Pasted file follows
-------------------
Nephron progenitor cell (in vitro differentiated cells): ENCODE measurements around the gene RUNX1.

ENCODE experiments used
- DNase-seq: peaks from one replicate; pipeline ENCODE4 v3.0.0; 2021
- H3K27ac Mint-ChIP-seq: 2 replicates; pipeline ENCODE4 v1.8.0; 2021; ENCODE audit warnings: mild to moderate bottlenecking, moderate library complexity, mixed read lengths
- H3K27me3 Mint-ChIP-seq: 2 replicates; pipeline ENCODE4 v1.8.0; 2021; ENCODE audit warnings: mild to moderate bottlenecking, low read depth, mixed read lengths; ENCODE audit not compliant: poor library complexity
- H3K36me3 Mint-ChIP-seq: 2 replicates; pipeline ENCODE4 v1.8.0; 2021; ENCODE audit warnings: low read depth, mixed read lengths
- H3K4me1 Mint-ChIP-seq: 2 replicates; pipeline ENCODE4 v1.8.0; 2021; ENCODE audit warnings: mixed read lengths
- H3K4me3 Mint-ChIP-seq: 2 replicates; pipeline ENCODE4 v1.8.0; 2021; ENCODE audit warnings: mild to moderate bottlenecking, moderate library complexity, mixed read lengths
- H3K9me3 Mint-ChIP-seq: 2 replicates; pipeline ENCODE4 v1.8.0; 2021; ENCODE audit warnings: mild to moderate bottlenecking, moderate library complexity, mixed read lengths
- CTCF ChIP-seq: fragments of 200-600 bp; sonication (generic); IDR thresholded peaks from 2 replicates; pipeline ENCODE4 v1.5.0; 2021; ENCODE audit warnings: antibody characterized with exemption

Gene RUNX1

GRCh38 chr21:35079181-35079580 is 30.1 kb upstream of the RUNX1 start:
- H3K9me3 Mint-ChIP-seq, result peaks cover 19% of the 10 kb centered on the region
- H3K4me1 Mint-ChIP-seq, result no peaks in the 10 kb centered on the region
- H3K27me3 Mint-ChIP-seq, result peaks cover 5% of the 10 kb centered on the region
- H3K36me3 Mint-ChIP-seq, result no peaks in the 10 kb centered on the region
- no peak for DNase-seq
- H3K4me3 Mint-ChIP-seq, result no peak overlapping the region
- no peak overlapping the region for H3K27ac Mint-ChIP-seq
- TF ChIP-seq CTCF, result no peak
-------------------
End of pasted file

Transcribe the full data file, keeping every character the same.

Nephron progenitor cell (in vitro differentiated cells): ENCODE measurements around the gene RUNX1.

ENCODE experiments used
- DNase-seq: peaks from one replicate; pipeline ENCODE4 v3.0.0; 2021
- H3K27ac Mint-ChIP-seq: 2 replicates; pipeline ENCODE4 v1.8.0; 2021; ENCODE audit warnings: mild to moderate bottlenecking, moderate library complexity, mixed read lengths
- H3K27me3 Mint-ChIP-seq: 2 replicates; pipeline ENCODE4 v1.8.0; 2021; ENCODE audit warnings: mild to moderate bottlenecking, low read depth, mixed read lengths; ENCODE audit not compliant: poor library complexity
- H3K36me3 Mint-ChIP-seq: 2 replicates; pipeline ENCODE4 v1.8.0; 2021; ENCODE audit warnings: low read depth, mixed read lengths
- H3K4me1 Mint-ChIP-seq: 2 replicates; pipeline ENCODE4 v1.8.0; 2021; ENCODE audit warnings: mixed read lengths
- H3K4me3 Mint-ChIP-seq: 2 replicates; pipeline ENCODE4 v1.8.0; 2021; ENCODE audit warnings: mild to moderate bottlenecking, moderate library complexity, mixed read lengths
- H3K9me3 Mint-ChIP-seq: 2 replicates; pipeline ENCODE4 v1.8.0; 2021; ENCODE audit warnings: mild to moderate bottlenecking, moderate library complexity, mixed read lengths
- CTCF ChIP-seq: fragments of 200-600 bp; sonication (generic); IDR thresholded peaks from 2 replicates; pipeline ENCODE4 v1.5.0; 2021; ENCODE audit warnings: antibody characterized with exemption

Gene RUNX1

GRCh38 chr21:35079181-35079580 is 30.1 kb upstream of the RUNX1 start:
- H3K9me3 Mint-ChIP-seq, result peaks cover 19% of the 10 kb centered on the region
- H3K4me1 Mint-ChIP-seq, result no peaks in the 10 kb centered on the region
- H3K27me3 Mint-ChIP-seq, result peaks cover 5% of the 10 kb centered on the region
- H3K36me3 Mint-ChIP-seq, result no peaks in the 10 kb centered on the region
- no peak for DNase-seq
- H3K4me3 Mint-ChIP-seq, result no peak overlapping the region
- no peak overlapping the region for H3K27ac Mint-ChIP-seq
- TF ChIP-seq CTCF, result no peak